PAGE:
Any time a multiplayer game captures millions of people’s attention, scammers pop up on YouTube looking to rip off players for an easy, cheap way to get ahead.

Fortnite is both a perfect example and the most recent victim. Since Fortnite’s meteoric rise, there have been multiple YouTube videos running as ads that pitch Fortnite players easy ways to get free V-Bucks. (V-Bucks are Fortnite’s premium in-game currency, which lets them purchase limited-edition skins, gear and weapons.) Search “free V-Bucks” in YouTube’s search bar, and more than 4.3 million results will populate.

Of the first top 10 videos that populate, eight are obvious scam videos running on seemingly hacked or stolen accounts. These accounts have a couple of videos promising free V-Bucks, followed by videos from five to 10 years ago. These accounts are often abandoned by the original creator. Some of these are livestreams with thousands of active viewers — and each one promises Fortnite players an easy way to gain free in-game currency.

The ads, like the one below, usually bring players to external pages, where they’re asked to provide their email addresses or download an app.

Many of these are phishing schemes, designed to get access to people’s information. These ads are a major problem — and one that won’t be going away anytime soon.

One of the seeming most rampant offenders is DieAgain340, a user whose channel has just one video: a stream from April 12. The video promises an easy way to get free V-Bucks, which Epic Games tells Polygon is a promise that shouldn’t be trusted. The archive has almost one million views, but is currently unlisted. One person with knowledge of the situation told Polygon that scams are often uploaded as unlisted videos to get around YouTube’s detection system. These videos don’t appear via the search function, but they can still run on other videos as advertisements, with the separate scam video linked through the ad that appears at the bottom of the screen.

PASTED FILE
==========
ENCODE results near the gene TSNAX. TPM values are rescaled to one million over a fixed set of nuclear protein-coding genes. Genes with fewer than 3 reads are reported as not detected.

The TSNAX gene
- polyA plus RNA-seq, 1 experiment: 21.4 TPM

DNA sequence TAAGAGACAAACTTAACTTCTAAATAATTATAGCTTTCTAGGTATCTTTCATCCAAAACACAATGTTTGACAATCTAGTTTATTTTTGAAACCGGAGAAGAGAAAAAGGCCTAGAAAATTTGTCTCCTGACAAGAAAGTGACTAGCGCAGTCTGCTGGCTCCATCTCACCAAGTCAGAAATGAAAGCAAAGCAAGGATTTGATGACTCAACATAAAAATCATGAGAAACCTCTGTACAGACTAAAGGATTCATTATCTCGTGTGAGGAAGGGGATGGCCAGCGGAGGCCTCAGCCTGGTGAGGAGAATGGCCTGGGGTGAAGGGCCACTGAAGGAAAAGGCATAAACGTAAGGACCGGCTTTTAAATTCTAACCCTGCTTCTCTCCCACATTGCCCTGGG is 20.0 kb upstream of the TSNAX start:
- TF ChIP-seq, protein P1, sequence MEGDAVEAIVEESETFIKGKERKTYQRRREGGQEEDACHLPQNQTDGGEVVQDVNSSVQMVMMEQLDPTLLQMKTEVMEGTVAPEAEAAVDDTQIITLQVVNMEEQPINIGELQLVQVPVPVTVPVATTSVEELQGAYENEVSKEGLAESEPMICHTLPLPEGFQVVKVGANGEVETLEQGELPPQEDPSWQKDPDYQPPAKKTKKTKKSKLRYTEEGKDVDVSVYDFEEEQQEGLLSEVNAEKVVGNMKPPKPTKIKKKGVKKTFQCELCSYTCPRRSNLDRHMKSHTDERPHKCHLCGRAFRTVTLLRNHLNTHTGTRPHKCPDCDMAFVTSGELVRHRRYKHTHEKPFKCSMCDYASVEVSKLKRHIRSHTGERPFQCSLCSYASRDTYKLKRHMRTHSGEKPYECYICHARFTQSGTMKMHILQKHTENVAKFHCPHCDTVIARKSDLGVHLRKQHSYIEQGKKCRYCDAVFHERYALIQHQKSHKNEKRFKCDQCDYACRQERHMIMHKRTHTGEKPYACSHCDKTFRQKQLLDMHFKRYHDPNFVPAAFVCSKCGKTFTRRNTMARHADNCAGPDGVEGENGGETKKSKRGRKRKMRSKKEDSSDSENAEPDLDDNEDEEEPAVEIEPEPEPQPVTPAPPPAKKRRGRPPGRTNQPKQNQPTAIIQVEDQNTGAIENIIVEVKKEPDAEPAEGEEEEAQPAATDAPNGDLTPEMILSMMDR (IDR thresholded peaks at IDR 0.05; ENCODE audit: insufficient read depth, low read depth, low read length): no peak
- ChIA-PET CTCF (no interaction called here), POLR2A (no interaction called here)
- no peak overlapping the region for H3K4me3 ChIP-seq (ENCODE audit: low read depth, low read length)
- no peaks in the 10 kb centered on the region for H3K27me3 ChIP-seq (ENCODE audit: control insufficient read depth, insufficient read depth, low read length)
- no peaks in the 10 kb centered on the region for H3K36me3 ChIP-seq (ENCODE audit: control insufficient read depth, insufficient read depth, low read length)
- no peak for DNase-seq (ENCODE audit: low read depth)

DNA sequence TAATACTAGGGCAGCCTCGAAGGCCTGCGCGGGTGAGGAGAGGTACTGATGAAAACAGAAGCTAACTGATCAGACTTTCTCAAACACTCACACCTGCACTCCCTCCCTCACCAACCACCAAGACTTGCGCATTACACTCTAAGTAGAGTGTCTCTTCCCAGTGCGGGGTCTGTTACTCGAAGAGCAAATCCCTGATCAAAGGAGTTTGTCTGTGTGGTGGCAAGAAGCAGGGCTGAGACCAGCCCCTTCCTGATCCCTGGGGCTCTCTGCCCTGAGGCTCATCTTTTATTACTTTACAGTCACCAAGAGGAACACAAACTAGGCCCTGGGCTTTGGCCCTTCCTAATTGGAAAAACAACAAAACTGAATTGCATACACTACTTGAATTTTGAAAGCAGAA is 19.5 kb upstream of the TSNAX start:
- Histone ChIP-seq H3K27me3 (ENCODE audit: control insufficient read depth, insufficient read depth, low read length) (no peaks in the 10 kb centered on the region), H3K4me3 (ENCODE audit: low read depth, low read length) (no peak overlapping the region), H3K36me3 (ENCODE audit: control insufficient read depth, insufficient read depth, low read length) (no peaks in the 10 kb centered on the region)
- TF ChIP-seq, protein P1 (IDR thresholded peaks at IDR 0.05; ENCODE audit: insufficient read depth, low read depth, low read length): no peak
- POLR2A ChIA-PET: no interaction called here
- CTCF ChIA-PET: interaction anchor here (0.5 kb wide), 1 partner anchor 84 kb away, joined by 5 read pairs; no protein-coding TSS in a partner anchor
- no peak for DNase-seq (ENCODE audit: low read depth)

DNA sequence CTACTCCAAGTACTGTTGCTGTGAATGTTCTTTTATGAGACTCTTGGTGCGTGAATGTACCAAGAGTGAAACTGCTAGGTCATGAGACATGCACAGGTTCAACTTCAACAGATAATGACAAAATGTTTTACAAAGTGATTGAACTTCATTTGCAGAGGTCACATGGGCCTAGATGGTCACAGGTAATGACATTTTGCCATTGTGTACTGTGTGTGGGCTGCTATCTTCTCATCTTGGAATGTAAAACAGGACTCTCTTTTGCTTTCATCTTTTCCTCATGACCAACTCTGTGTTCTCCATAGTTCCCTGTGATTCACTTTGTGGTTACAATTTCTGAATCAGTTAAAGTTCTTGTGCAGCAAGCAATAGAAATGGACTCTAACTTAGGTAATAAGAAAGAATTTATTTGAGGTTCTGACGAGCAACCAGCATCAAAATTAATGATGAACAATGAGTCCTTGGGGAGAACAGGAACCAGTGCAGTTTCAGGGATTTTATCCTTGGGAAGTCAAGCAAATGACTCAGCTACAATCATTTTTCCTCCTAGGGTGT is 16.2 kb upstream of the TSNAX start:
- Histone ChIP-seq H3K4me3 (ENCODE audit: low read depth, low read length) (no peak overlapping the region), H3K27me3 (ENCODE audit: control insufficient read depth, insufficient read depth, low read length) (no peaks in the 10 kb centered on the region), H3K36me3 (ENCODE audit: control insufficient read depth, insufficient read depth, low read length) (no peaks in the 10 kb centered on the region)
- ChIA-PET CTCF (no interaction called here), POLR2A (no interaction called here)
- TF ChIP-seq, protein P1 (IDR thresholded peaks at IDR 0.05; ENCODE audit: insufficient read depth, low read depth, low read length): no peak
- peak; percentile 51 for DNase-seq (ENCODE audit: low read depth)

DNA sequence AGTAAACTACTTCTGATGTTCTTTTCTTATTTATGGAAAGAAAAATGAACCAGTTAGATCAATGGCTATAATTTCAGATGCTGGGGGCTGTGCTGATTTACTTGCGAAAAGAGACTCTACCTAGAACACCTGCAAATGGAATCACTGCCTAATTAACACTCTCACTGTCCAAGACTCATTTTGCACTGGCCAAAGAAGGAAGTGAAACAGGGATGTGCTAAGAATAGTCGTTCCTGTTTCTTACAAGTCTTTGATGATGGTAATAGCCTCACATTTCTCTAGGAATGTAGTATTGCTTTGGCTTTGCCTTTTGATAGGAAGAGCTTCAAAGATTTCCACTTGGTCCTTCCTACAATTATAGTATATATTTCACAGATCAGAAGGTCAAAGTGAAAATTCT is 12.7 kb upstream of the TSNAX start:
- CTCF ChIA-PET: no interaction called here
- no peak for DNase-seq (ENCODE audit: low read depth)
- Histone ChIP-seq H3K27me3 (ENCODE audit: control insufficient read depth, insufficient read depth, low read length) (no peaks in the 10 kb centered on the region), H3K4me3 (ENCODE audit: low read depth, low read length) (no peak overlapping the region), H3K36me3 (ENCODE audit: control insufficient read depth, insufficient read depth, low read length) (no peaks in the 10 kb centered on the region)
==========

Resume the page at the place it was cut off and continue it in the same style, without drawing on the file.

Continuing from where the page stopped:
The image below is an example of how this works:

An unlisted video from DieAgain340 running with the tiny link in the bottom left hand corner that takes viewers to a separate site.

And here’s that same video running as an ad on a different YouTube page:

DieAgain340 remains active despite having been reported to YouTube for spam by multiple people on Twitter and Polygon. The only video on that channel is a liked video, another Fortnite scam from different channel with just over 5,000 views.

YouTube Fortnite scam

DieAgain360’s channel page.

Twitter and Reddit users have complained to YouTube about the issue, citing the video above. But Polygon confirmed DieAgain340’s particular video, which was flagged by multiple people according to Reddit and Twitter, was approved by a reviewer to remain on the site along with many other similar videos. A source with knowledge of the situation told Polygon that multiple members on the YouTube Trust & Safety team, which includes a group of volunteer Trusted Flaggers, “are in no position to apply any strikes, or take any action on these accounts at all, and this is how it’s going to look like going forward.”

When reached for comment, a YouTube spokesperson refuted that statement as inaccurate, saying the team is constantly training the machine to learn how to detect new types of spam and bad actors.

“We detect and remove millions of spam videos with YouTube machine learning algorithms systems and our teams continue to train these systems to adapt to new types of abuse, allowing us to tackle this content at scale,” a YouTube spokesperson told Polygon. “We use teams of highly trained content reviewers to determine whether videos violate our Community Guidelines.. We are committed to removing spam quickly, in many cases, preventing it from ever being viewed by users, while also making sure that we do not harm legitimate creators.”

While one source said the company is “in no position to verify the veracity of these claims, and it would be very hard to apply and enforce a policy globally if you take into consideration all different locations, admins, it would be unforeseeable,” YouTube’s own policy on spam hasn’t changed. What does seem to have changed, however, is the relationship between members of the Trusted Flaggers program and YouTube.